Today and every day we help people protect our world's precious water. In celebration of World Water Day, we thank our LogoWear partners who have prevented over 11,240 lbs of pesticides from polluting 24,521,564 gallons of water. Before you buy another t-shirt, please learn more.. Cotton is the most world's most heavily treated crop. Polyester is a primary source of micro-plastic pollution in our Great Lakes, rivers, and oceans.
“As fashion cycles become increasingly fast paced, some sectors of the fashion industry have adopted increasingly unsustainable production techniques to keep up with demand and increase profit margins” (Cobbing & Vicaire, 2017, p. 26).
Cobbing, M., & Vicaire, Y. (2017). Fashion at the Crossroads. Greenpeace International,
We applaud #MittenBrewingCo as GRR's first brewery to choose sustainable shirts for their brand!! These are 100% organic cotton--NO plastic/polyester! The Mitten's order of 50 shirts prevented 16.5 pounds of insecticide from polluting over 35,000 gallons of water compared to conventional cotton--1/3 pound pollutes 700 gallons just to grow 1 non-organic T-shirt AND avoids use of polyester, the laundering of which is a significant source of micro-plastic pollution in our Great Lakes & rivers. Thank you for you choosing Clothing Matters' logowear line for your worthy pursuit.
PC: McA Media
We thank those who respect life, who understand the interdependent nature of our world, the great value of diversity, and need for equal opportunity. When I was in the 5th grade, we had the opportunity to research and write an eight page report on whomever we wished.
I chose The Honorable Reverand Dr MLK JR., delving passionately into the project with great respect for this person I saw as a hero, contacting Coretta King and burning the midnight oil learning about his life/work. His life committed to social justice impressed and inspired me to my core.
His message resonates, “We are caught in an inescapable network of mutuality, tied into a single garment of destiny. Whatever affects one directly, affects all indirectly.”
My report was 39 pages; my appreciation and admiration for him continues to grow.
Look into King as leader of environmental equity and ecological thinker.
"Each year, consumers return about $380 billion worth of goods — $90 billion of which are processed during the holiday." according to Optoro, a tech company that helps major retailers manage their returns.
Representatives from Optoro also state that "5 billion pounds of returned items end up in the trash heap. Moreover, only half of returns make it back onto shelves, the company estimates. The rest, due to circumstances such as damages or opened boxes, take a different path" (Posted: 9:44 AM, December 26, 2017, By: CNN WIRE).
For the full article, click here.
An NPR Series explores the inner-workings of the fast fashion industry, shedding light on the social and environmental consequences that follow. Click here to listen and read.
According to a new report from the Ellen MacArthur Foundation, the fashion industry's current "take-make-dispose" system creates greenhouse gas emissions of 1.2 billion tonnes a year—that's "more than those of all international flights and maritime shipping combined." Click here to read more.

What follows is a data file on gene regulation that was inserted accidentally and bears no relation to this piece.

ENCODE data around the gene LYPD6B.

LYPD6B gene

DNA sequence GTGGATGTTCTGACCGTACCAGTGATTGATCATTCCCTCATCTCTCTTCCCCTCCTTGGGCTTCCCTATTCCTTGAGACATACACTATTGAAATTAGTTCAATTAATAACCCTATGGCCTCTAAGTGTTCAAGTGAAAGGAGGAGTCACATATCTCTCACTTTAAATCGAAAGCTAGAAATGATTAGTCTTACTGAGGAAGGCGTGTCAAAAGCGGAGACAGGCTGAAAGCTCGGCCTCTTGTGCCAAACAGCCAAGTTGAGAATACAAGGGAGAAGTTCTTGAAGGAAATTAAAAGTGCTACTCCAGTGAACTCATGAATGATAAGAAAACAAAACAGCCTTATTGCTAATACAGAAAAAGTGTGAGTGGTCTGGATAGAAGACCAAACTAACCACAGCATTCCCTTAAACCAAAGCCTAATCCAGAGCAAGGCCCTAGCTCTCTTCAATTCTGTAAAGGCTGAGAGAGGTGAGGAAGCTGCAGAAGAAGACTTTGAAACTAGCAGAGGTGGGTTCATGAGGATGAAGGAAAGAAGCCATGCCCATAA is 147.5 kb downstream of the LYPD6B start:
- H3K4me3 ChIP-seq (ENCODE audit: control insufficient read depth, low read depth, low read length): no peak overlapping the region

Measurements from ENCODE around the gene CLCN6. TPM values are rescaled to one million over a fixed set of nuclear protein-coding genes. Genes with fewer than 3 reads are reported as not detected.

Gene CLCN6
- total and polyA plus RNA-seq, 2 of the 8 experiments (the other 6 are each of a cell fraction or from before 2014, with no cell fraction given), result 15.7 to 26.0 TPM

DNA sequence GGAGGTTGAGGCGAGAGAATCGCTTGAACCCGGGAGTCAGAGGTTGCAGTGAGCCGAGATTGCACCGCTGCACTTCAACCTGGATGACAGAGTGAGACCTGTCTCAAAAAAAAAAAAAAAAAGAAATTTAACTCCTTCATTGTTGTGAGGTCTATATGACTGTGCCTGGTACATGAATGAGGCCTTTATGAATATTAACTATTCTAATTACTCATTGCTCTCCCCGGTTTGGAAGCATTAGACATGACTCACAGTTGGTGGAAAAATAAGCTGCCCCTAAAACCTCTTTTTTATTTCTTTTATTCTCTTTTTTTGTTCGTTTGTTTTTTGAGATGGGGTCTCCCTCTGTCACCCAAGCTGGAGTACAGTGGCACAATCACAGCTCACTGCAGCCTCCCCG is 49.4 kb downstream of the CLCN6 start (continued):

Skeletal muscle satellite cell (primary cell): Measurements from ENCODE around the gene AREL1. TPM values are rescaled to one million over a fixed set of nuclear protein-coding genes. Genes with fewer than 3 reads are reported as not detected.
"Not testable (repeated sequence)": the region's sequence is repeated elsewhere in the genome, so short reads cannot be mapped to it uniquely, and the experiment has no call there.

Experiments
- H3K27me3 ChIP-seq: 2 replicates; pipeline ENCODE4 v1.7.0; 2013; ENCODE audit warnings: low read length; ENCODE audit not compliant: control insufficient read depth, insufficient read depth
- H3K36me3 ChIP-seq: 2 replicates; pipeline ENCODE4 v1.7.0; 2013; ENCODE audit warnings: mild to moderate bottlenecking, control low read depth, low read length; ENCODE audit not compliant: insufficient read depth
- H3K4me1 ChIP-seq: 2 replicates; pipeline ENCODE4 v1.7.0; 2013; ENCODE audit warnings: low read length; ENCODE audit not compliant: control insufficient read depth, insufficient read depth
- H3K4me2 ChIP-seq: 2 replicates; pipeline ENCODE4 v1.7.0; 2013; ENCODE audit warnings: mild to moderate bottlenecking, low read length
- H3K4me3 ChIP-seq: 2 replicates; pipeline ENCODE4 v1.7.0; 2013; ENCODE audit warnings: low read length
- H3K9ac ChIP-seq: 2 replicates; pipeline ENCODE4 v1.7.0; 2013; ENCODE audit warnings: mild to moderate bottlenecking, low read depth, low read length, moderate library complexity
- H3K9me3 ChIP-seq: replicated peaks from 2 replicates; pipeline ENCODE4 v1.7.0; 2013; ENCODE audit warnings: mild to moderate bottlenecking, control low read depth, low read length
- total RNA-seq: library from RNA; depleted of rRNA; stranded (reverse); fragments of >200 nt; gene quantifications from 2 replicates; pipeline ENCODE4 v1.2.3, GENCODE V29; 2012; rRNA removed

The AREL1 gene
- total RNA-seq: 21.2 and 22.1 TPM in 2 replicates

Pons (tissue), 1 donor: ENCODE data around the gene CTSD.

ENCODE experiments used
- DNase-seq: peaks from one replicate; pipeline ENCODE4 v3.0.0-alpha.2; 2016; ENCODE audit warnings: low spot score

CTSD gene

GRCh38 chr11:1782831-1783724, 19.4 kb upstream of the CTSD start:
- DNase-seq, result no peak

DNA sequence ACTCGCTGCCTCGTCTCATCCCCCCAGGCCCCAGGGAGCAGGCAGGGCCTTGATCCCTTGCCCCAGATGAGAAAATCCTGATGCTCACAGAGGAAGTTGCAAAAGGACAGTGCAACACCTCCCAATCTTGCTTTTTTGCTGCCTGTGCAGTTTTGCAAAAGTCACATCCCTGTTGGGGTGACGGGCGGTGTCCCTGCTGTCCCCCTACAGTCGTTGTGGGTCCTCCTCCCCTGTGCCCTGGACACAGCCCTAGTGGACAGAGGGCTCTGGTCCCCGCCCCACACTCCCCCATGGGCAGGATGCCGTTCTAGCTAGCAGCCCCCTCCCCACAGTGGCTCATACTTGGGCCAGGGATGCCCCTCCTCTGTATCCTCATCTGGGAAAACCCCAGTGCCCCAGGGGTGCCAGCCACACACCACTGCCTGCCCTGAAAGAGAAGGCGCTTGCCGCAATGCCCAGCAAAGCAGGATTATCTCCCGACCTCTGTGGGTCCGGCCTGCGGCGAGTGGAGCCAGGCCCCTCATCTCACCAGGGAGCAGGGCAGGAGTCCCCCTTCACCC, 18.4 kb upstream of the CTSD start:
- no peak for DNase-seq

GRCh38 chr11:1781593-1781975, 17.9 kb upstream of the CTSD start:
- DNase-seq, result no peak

Scholars of various persuasions are challenging fast fashion's impact on our planet, unpacking the socio-cultural & environmental implications that follow an inherently unsustainable industry. Across Women’s Lives: Wear and Tear Series works to expose the unjust and oppressive work conditions many women face within the garment industry. Click here to read/listen.
Facebook for PRI: Across Women's Lives
Consider the classic white t-shirt. Annually, we sell and buy 2 billion t-shirts globally, making it one of the most common garments in the world. But how and where is the average t-shirt made, and what’s its environmental impact? Angel Chang traces the life cycle of a t-shirt.
Within the last few months, Nestle has applied for an increase in the amount of water it is permitted to pump at one of its Michigan site wells. This increase would allow Nestle to go from pumping 150 gallons of water to 400 gallons of water per minute. To put this in perspective, Nestle may be able to pump as much as 210 million gallons per year for only 200 dollars (i.e. this is the price of a permit fee). Moreover, Nestle is paying next to nothing to extract and bottle up our fresh water, while preserving the plastic bottle that has drastically impacted the health of our ecosystems.
Let us also seriously consider the negative externalities associated with this exploitative objective: an excessive increase in plastic production- disposables that disturb ecological processes and human health. .
The use of plastic permeates through all major industries and the impacts become even more alarming when one considers the amount of micro-plastic in our own clothing and how it is affecting our health.
"Another emerging source of marine microplastics is microfibres leaching from clothing when washed. Microfibres are 1/100th the diameter of a human hair and are used for better waterproofing, breathability and flexibility in sportswear. The most common types of microfibers are made from polyesters and polyamides, and according to researchers giving evidence to the UK House of Commons Environmental Audit Committee in 2016, the number of leached microfibres in wastewater could be as many as 1900 fibres per garment." Not to mention, micro plastics attract and carry toxic elements, such as VOCs and PFCs, which are then ingested and passed through the food chain, back to humans. For an informative read, click here.